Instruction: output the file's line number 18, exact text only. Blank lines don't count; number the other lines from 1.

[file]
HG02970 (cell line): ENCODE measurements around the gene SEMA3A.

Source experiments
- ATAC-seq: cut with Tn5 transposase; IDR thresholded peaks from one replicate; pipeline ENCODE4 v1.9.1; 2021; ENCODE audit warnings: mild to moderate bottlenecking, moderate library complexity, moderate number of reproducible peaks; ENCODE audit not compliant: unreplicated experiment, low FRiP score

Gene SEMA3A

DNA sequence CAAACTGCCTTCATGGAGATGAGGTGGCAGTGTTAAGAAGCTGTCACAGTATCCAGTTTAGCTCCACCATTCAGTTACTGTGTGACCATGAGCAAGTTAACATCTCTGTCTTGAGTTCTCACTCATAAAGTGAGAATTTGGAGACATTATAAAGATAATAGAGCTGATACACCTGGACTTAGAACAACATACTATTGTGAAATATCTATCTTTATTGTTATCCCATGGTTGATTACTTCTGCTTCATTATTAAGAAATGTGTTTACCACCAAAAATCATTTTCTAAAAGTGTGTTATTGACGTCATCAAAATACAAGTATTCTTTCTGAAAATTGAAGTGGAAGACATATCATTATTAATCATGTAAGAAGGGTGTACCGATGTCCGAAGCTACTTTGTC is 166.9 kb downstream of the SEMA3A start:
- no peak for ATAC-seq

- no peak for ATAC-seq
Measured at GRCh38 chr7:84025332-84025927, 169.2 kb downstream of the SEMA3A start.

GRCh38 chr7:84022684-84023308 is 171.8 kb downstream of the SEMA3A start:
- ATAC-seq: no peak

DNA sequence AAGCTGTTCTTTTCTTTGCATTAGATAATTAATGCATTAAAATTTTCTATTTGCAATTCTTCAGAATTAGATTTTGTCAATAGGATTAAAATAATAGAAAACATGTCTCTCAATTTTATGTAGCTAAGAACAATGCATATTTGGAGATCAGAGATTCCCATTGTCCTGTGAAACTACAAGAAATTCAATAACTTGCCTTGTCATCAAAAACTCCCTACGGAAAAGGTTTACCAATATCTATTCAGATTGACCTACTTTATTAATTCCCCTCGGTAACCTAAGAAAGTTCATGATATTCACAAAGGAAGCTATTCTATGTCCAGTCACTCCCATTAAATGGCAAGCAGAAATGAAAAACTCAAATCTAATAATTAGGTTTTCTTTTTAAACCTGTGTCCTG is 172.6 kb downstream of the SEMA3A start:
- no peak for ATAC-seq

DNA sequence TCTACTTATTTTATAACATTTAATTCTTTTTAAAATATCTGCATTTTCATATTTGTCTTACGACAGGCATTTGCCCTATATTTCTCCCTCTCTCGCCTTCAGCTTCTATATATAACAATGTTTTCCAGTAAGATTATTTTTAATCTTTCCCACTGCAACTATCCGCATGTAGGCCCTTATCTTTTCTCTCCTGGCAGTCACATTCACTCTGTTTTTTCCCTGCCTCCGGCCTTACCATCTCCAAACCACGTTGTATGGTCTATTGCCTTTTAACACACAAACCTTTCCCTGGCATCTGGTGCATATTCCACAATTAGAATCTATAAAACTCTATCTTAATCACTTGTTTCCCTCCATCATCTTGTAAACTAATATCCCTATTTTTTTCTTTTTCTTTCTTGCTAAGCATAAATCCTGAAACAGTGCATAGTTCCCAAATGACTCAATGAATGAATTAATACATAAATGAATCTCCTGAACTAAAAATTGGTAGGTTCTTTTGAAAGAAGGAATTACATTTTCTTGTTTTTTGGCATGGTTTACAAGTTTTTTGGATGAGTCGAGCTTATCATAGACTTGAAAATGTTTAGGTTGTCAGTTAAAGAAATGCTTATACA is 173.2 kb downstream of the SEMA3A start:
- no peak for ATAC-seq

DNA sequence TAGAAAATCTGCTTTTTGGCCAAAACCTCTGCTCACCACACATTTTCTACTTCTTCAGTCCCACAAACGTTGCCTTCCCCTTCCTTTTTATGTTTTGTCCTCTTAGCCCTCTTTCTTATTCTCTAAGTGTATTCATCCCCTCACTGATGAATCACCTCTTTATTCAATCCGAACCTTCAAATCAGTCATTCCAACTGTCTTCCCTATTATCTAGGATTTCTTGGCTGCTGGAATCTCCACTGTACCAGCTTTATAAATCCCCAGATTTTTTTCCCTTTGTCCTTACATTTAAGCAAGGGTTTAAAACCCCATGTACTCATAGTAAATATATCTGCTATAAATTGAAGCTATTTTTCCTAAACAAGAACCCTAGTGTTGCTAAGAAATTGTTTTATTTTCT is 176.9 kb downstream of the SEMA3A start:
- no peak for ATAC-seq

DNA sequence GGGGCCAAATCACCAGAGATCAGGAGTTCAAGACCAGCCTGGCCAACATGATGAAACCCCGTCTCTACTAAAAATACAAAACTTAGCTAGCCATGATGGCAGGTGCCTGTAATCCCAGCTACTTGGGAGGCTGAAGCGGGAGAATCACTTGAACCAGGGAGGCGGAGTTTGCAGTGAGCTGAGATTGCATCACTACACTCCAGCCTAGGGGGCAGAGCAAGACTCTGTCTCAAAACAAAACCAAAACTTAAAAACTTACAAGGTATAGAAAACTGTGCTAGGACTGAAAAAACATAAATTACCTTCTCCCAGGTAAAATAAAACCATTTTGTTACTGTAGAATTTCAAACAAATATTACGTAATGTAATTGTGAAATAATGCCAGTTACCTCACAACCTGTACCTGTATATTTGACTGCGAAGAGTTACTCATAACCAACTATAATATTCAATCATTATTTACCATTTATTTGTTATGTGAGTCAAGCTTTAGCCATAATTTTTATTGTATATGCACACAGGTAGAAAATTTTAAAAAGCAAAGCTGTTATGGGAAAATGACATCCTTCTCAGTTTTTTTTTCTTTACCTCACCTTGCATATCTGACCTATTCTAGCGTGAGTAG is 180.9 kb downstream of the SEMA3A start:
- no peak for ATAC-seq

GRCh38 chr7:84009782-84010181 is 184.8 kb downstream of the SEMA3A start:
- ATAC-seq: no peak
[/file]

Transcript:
- no peak for ATAC-seq